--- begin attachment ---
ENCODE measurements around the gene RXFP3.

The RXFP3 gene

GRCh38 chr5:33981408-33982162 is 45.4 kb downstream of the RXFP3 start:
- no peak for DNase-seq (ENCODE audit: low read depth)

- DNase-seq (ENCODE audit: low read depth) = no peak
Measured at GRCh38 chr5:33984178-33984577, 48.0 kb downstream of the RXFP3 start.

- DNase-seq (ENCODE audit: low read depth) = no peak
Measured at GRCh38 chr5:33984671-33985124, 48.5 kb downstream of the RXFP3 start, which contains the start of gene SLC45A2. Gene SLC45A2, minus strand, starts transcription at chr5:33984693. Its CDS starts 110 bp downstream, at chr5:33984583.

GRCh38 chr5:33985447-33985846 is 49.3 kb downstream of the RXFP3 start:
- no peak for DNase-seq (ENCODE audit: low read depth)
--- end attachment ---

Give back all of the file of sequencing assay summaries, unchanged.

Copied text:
ENCODE measurements around the gene RXFP3.

The RXFP3 gene

GRCh38 chr5:33981408-33982162 is 45.4 kb downstream of the RXFP3 start:
- no peak for DNase-seq (ENCODE audit: low read depth)

- DNase-seq (ENCODE audit: low read depth) = no peak
Measured at GRCh38 chr5:33984178-33984577, 48.0 kb downstream of the RXFP3 start.

- DNase-seq (ENCODE audit: low read depth) = no peak
Measured at GRCh38 chr5:33984671-33985124, 48.5 kb downstream of the RXFP3 start, which contains the start of gene SLC45A2. Gene SLC45A2, minus strand, starts transcription at chr5:33984693. Its CDS starts 110 bp downstream, at chr5:33984583.

GRCh38 chr5:33985447-33985846 is 49.3 kb downstream of the RXFP3 start:
- no peak for DNase-seq (ENCODE audit: low read depth)